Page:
Saturday, March 19, 2011

Following the Child

Dr. Maria Montessori observed children throughout various continents and cultures to develop her educational philosophy and teachings- the Montessori Method. Perhaps one the most fascinating and progressive components of the Montessori Method is the principle of “Following the Child.”

Specific elements of the Montessori Method which support this Montessori principle include:

The Human Tendencies: The practical application of the Montessori method is based on human tendencies— to explore, move, share with a group, to be independent and make decisions, create order, develop self-control, abstract ideas from experience, use the creative imagination, work hard, repeat, concentrate, and perfect one's efforts.

Teaching Method: Seldom will two or more children be studying the same thing at the same time. Children learn directly from the environment, and from other children—rather than from the teacher. The teacher is facile in the basic lessons of math, language, the arts and sciences, and in guiding a child's research and exploration, capitalizing on interests and excitement about a subject. Children learn from what they are studying individually, but also from the amazing variety of work that is going on around them during the day.

Areas of Study Linked: All subjects are interwoven; history, art, music, math, astronomy, biology, geology, physics, and chemistry are not isolated from each other and a child studies them in any order he chooses, moving through all in a unique way for each child. At any one time in a day all subjects—math, language, science, history, geography, art, music, etc.—are being studied, at all levels.

Assessment: There are no grades, or other forms of reward or punishment, subtle or overt. The real test of whether or not the system is working lies in the accomplishment and behavior of the children, their happiness, maturity, kindness, and love of learning, concentration, and work. The child is scientifically observed, observations recorded and studied by the teacher. Teachers understand the developmental goals for children, both academic and social, in the age groups they work with. They use their observations to monitor children’s progress and adjust their individual lessons accordingly.

Learning Styles: All intelligences and styles of learning—musical, bodily-kinesthetic, spatial, interpersonal, intrapersonal, intuitive, natural, and the traditional linguistic and logical-mathematical—are nurtured and respected.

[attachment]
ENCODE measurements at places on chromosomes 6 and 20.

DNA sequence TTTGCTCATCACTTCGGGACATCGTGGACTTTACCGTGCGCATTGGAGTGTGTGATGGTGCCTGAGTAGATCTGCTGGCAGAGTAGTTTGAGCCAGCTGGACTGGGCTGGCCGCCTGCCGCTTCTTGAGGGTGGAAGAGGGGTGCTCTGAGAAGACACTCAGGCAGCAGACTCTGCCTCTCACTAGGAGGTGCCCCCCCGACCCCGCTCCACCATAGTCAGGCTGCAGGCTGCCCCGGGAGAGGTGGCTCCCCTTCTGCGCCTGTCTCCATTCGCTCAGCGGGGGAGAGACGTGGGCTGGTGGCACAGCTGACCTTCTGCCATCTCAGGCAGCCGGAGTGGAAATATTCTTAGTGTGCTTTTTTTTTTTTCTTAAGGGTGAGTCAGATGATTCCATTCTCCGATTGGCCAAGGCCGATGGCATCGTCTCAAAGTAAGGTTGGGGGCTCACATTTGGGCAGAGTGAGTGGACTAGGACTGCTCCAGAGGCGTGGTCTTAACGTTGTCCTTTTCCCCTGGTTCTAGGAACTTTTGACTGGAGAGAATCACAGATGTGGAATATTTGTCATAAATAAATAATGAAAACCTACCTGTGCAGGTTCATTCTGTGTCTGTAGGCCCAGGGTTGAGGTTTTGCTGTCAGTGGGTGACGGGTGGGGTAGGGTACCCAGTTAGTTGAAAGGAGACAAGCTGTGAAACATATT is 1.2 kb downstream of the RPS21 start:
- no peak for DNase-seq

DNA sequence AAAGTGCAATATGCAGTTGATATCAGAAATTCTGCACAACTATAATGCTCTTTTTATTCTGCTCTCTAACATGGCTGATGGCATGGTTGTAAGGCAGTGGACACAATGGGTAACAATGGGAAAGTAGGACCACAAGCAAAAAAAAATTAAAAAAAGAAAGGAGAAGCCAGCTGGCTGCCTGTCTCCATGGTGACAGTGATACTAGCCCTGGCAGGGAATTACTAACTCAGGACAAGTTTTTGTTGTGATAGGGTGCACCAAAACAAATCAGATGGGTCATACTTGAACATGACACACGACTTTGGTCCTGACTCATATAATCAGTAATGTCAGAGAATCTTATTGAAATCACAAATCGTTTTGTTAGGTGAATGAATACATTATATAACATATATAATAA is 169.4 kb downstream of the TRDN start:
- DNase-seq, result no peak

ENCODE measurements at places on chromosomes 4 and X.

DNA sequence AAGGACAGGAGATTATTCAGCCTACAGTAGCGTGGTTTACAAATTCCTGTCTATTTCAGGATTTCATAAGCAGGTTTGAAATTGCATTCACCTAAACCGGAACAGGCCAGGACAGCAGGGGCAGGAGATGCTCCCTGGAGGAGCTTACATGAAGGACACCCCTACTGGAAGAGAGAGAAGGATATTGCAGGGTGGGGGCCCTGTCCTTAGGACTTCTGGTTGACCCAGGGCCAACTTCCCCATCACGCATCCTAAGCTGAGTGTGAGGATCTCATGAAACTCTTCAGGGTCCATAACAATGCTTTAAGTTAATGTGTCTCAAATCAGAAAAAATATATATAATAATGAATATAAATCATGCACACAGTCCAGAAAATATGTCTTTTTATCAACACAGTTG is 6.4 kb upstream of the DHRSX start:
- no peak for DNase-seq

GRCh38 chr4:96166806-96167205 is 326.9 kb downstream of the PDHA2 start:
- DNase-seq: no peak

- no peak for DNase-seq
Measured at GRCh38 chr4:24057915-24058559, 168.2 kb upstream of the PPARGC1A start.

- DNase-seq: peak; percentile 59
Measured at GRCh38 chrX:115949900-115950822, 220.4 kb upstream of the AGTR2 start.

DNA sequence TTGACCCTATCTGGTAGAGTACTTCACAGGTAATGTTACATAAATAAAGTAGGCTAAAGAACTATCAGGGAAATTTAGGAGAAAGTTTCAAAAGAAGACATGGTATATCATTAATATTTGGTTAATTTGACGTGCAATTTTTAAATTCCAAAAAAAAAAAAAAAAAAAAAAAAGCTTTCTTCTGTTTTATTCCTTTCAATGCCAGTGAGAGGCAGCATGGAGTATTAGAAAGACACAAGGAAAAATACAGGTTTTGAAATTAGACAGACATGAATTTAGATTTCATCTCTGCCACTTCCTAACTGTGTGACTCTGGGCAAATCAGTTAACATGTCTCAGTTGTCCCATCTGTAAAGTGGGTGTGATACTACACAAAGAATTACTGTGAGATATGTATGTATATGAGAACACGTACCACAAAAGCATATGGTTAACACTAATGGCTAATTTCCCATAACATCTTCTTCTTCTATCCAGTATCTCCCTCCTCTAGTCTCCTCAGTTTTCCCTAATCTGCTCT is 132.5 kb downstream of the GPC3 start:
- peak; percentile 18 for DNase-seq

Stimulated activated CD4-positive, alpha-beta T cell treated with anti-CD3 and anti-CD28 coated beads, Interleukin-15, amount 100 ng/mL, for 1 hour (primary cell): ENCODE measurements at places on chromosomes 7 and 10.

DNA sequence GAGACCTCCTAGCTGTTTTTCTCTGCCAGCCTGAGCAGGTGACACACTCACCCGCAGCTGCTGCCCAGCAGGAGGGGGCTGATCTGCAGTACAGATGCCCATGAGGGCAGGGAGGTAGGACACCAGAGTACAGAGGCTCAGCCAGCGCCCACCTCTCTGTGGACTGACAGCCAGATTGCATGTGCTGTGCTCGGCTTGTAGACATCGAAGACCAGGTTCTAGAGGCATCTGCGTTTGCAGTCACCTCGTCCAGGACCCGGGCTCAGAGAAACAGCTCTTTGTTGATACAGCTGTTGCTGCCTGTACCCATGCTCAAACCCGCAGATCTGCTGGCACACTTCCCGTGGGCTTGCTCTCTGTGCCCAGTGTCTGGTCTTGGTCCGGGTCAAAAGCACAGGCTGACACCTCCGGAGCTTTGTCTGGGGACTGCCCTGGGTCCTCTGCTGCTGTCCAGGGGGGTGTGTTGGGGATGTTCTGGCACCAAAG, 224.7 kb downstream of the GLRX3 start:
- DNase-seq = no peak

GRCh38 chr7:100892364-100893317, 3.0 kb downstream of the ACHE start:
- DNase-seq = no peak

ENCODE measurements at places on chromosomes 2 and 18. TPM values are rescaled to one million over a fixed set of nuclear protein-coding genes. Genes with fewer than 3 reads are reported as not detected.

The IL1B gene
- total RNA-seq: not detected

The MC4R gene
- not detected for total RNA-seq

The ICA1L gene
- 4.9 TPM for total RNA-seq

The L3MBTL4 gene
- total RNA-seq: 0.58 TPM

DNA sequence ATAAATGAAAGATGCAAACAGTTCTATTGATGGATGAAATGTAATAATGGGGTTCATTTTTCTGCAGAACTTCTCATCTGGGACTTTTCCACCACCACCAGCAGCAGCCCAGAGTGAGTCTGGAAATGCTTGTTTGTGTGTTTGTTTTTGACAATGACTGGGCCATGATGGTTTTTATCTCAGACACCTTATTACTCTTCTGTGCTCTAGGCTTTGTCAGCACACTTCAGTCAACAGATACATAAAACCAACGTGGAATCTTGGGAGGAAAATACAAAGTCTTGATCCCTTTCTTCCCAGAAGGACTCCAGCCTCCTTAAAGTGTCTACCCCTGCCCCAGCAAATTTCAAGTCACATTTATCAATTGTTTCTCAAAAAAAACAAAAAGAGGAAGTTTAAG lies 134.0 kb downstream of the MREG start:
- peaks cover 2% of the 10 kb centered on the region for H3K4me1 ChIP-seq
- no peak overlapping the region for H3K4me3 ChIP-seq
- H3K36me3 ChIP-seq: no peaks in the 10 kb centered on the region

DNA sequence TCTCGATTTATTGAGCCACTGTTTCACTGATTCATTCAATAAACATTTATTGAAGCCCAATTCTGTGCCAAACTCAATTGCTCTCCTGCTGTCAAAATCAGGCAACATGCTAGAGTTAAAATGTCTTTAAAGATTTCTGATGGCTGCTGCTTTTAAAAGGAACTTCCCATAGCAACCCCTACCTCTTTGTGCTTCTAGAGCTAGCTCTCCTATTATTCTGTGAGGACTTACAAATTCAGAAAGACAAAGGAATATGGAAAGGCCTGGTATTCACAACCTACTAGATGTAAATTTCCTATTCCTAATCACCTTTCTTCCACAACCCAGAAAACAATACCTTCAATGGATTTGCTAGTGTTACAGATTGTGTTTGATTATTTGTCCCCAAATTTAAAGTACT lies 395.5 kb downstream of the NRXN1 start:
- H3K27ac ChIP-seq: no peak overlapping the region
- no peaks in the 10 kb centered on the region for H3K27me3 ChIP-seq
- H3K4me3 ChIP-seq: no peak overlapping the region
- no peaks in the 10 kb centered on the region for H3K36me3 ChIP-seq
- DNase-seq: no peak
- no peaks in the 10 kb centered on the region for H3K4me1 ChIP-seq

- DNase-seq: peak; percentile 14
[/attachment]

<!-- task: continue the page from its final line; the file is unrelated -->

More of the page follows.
Dr. Montessori understood that children posses an innate interest in learning and should be encouraged to become ‘active participants in their own learning and education.’ Montessori advocated that students be provided environments in which learning is highly individualized, inquiry-based, independent, non-graded, and collaborative.

Interestingly, a recent New York Times article discusses the outcomes of a public school project that also encouraged students’ active participation in their learning. Eight teens were given the opportunity to create a school within a school. In addition, the eight students were able to design and implement their own curriculum. The results of the project were transformative…"We have tried making the school day longer and blanketing students with standardized tests. But perhaps children don’t need another reform imposed on them. Instead, they need to be the authors of their own education.”

The parallels between the public school trial and the specific elements of Montessori methodology are quite evident. The principle of “Following the Child” facilitates both the development of intrinsic motivation and the pursuit of intellectual interests. Montessori students flourish because there are no educational or curriculum limits imposed. A Montessori student is first, and foremost, the ‘author of their own education.’

1 comment:

Thesis Writing said...

Dr. Maria Montessori is doing a great job to develop her teaching philosophy by observing children.